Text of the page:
A. Bright Idea also opened its second Bel Air office building on George Street, adjacent to the agency’s headquarters on Archer Street. The new building opens amidst community growth, as the corridor becomes a welcoming neighborhood and business community, supporting the vibrant downtown and opportunities stemming from the completion of BRAC in Harford County.

The expanded physical space allowed for A. Bright Idea to grow its creative talent as well, adding eight new staff members, including:

  • Lissa Tilley, Administrative Assistant and Client Coordinator
  • Lisa Morris, Junior Marketing Specialist
  • Antonio Jara, Graphic Production Specialist
  • Deborah Scott, Graphic Production Specialist
  • Jason Wojcik, Graphic Designer
  • Sandra Heitzer, Graphic Designer
  • Bradford Pratt, Audio/Video Engineer
  • William Gamble, Custom Fabrication Specialist

 

A. Bright Idea also promoted several staff members, including:

  • Cobey Dietrich to Vice President of Advertising and Marketing
  • Melissa Mauldin to Director of Advertising and Marketing
  • Katie Mercado to Assistant Director of Advertising and Marketing
  • Jill Dombroskie to Assistant Director of Graphic Services
  • David Wells to Multimedia Manager and Marketing Specialist
  • Eric Bach to Multimedia Specialist and Designer
Melissa Mauldin, Sr. Marketing Specialist, A. Bright Idea

According to an AVG Digital Skills Study in 2010 presented at the ABA Marketing Conference, 30% of U.S. toddlers can operate a smartphone or tablet app. This may or may not surprise you. It does not surprise me as my daughter, by age two, knew how to “slide to unlock” on the iTouch, go to the Entertainment folder, select Peek-A-Boo Barn, play her game until she was board and then go back to the folder to select a new game. Now this doesn’t mean that I’m a bad parent (I hope) or allow technology to babysit my child, it’s just an example of how “times, they are a changing” and technology is something the next generation is born with not being able to live without.

Because we as a society demand information at our fingertips and have the expectation of immediate gratification with our smartphones, banks are readying themselves for market capture. Mobile banking isn’t something new but it is something that many of our community banks are just getting into.

Launched two years ago, mobile banking was invested primarily by the large, national banks. In one of the many sessions on mobile banking at this year’s ABA Marketing Conference, it was cited that many of the larger banks may have launched this added feature to compensate for the areas where they were lacking (i.e. customer service, personalized attention, service fees, etc.). In terms of technology in the financial industry, mobile banking was more quickly adopted than any other technology launch. ATMs and Online Banking technologies took anywhere from four to ten years or more to acquire more than 50 percent adoption per household. Since its launch, mobile banking has seen a market penetration of 10 percent within the first two years and it is expected to eclipse Online Banking (in terms of usage) by 2014.  With consumer desired features including mobile deposits (scanning an image of a check and depositing it via your smartphone app), as well as balance inquiries, transfers, etc., customers desire the accessibility to manage their funds while they’re on the go.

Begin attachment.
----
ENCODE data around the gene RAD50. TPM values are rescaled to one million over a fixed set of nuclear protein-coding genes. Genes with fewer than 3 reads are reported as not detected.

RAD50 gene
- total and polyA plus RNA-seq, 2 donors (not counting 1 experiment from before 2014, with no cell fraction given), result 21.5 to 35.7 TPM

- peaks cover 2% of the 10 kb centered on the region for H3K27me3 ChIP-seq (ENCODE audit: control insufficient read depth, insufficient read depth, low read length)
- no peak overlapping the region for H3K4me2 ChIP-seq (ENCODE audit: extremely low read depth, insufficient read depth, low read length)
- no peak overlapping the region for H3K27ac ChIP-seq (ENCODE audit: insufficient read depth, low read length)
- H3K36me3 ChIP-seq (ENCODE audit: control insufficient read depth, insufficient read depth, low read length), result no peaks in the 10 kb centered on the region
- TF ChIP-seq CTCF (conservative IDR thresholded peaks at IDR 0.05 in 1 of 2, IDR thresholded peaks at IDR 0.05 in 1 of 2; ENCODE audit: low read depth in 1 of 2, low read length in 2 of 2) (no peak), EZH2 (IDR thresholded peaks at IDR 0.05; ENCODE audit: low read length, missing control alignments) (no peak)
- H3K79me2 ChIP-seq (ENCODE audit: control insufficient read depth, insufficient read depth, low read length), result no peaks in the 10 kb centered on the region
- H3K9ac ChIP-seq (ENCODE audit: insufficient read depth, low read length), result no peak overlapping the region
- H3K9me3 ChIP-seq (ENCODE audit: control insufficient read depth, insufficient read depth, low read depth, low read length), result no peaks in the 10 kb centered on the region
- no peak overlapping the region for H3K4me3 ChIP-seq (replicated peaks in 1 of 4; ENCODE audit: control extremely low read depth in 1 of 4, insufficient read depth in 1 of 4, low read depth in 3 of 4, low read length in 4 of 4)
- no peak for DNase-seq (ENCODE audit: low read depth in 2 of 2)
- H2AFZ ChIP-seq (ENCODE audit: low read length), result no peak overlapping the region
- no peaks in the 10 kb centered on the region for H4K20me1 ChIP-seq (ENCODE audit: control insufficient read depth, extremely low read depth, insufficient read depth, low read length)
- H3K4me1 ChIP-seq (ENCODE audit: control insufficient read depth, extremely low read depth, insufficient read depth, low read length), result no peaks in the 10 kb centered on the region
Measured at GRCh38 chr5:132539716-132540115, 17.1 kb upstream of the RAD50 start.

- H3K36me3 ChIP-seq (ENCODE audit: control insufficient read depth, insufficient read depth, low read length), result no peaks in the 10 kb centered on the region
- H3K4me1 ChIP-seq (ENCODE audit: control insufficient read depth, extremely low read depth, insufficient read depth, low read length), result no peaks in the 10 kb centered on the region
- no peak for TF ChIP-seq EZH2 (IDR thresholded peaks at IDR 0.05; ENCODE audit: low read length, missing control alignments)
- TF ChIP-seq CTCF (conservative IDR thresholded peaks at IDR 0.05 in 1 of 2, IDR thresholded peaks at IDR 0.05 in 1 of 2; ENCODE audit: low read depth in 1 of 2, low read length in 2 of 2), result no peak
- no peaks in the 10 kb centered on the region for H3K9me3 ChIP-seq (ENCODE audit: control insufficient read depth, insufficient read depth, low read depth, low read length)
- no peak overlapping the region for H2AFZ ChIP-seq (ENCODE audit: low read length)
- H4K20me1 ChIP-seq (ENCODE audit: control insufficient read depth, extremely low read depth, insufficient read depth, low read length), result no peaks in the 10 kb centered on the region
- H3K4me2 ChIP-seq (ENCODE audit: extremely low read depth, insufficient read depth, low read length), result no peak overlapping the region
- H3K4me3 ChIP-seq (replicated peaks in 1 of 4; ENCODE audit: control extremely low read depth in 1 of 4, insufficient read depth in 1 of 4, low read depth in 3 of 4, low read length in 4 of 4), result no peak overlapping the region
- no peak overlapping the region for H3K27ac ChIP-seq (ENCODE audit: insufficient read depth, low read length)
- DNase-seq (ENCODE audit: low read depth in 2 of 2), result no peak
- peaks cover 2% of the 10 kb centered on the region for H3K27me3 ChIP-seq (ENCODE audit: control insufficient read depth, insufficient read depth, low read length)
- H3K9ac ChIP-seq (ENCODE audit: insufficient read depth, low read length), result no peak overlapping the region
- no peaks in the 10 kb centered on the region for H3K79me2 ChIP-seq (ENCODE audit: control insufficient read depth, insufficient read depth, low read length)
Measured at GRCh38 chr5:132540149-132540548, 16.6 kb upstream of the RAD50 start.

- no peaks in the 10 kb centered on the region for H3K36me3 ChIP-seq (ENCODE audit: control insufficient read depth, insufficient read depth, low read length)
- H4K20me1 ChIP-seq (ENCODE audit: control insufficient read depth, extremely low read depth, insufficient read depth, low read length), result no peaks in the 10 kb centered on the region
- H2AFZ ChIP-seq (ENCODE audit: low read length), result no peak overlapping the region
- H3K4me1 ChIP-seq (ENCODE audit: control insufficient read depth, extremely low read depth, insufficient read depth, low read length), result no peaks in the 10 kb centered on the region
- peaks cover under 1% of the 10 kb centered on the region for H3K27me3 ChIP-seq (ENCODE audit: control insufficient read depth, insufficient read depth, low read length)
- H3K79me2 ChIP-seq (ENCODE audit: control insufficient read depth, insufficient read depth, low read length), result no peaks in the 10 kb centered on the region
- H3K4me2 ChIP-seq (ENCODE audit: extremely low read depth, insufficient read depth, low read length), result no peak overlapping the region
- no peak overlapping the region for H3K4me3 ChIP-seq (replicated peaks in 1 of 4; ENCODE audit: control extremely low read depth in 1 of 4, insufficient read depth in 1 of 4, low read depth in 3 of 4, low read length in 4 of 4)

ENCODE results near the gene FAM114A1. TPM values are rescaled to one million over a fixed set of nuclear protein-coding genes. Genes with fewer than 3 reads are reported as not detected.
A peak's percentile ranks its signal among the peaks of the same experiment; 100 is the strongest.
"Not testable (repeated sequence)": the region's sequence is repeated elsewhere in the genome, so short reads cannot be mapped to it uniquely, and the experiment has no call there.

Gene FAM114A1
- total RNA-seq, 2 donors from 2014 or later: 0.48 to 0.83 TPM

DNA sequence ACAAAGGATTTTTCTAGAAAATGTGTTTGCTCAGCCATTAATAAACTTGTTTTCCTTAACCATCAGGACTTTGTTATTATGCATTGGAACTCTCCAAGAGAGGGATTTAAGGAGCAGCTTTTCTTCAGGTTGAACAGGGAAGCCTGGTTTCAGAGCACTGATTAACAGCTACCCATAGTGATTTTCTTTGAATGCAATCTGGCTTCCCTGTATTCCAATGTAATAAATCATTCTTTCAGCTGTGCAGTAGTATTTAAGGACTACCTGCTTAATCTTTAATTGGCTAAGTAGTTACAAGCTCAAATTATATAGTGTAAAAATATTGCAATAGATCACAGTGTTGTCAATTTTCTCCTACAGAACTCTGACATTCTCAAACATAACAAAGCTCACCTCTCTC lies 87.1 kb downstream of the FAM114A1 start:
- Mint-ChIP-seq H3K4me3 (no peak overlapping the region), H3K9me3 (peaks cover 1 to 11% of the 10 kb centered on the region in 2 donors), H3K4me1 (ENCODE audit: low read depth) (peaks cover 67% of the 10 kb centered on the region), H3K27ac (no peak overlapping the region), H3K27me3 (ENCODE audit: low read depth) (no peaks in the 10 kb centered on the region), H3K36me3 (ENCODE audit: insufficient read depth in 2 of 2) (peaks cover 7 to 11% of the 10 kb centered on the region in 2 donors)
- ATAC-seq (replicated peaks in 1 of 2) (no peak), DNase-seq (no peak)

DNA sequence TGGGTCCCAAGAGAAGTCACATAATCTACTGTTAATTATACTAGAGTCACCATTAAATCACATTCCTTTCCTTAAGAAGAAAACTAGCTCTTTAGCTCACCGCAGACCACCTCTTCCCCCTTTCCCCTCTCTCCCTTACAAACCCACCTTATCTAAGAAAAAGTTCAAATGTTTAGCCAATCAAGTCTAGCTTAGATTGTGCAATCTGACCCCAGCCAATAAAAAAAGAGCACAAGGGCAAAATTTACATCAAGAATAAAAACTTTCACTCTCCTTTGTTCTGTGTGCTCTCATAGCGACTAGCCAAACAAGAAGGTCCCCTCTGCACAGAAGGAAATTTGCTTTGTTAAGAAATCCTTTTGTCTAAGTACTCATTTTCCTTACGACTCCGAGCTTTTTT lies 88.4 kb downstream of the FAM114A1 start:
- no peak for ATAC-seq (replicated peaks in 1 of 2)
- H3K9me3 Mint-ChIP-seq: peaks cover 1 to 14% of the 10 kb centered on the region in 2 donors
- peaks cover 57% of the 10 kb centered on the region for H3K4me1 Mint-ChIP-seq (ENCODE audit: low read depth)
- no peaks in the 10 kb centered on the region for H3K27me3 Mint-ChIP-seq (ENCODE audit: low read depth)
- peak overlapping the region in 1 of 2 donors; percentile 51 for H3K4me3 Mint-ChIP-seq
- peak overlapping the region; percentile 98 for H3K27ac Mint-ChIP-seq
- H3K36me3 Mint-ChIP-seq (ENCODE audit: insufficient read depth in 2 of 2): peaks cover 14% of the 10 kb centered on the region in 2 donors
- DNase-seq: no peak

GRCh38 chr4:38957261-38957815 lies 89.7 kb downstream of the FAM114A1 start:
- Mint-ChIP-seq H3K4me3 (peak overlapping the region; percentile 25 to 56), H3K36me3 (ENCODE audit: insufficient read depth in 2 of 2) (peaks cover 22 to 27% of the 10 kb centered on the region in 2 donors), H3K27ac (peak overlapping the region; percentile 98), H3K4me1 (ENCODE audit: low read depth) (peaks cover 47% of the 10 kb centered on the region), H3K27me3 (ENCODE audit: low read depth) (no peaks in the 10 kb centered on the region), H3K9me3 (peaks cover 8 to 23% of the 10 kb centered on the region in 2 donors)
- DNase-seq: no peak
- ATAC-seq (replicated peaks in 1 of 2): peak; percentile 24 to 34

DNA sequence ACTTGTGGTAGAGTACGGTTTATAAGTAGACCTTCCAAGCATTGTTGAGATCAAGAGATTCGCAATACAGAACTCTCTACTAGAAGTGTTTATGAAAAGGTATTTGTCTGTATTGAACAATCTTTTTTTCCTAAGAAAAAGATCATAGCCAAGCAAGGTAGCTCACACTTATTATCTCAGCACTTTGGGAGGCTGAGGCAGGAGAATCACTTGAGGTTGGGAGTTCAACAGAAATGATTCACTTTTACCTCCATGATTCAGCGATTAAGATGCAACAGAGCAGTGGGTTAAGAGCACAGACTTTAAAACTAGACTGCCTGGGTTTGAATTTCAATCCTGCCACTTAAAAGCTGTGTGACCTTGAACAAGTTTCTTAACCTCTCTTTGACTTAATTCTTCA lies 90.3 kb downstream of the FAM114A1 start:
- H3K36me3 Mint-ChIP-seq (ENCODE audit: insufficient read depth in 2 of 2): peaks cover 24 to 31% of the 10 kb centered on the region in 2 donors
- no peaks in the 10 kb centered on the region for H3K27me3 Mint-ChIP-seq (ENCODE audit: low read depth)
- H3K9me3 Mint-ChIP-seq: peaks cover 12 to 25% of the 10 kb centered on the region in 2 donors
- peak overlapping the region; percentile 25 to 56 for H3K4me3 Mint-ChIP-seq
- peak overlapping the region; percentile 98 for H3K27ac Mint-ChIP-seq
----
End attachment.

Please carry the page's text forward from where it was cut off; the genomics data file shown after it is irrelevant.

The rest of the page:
Additionally, with the growth of couponing companies like Groupon and Living Social, banks are also adopting personalized service features based on a customer’s spending preferences and offering discounts that relate. How would you like your bank to offer you a coupon for the GAP the next time you log in to online banking, simply because they noticed you purchased something there before? Or offer you access to determine the cheapest gas based on your location simply because they noticed you bought gas with your bank card? Approximately 76 percent of customers said they would like discounts based on spending habits, and that they would switch banks for one that offered these personalized services.

While these conveniences are steadily on the rise and becoming more and more desired, 55 percent of consumers still primarily say they select a bank based on the convenience of location more than anything. The traditional bricks and mortar bank branches will not be a thing of the past.

National banks continue to primarily be the first to test out new product and service features, but community banks will soon follow to meet the growing demand by customers. While customers may need to wait a bit longer for these benefits at their community bank, when they do come they’ll be packaged with all the benefits of local, personalized service we value from our neighborhood banks.

From the classic chicken sandwich to the Eat Mor Chikin campaign, we all know and love the Chick-Fil-A brand. At a recent American Marketing Association Baltimore event, Dan Cathy, President and Chief Operating Officer of Chick-Fil-A, shared some insider tips from the company’s 42+ years of success and growth.

  • As a business leader, you may not be comfortable on Twitter or social networking sites, but you must adapt if you’re going to be competitive
  • There should always be a balance between remaining competitive and not forgetting your principles
    • Example: Chick-Fil-A has not, and will never, go back on their Sunday closure. Even though they may loose more than 1/7 of revenues, they make up for it with valued customers, refreshed and energized employees and a better overall experience.
  • Be realistic – there are always ways to improve
  • There has to be internal change before successfully changing externally
  • Honor, dignity and respect are in high demand and in short supply
  • Make your brand about experience, it’s something everyone is looking for

Which tip is your favorite?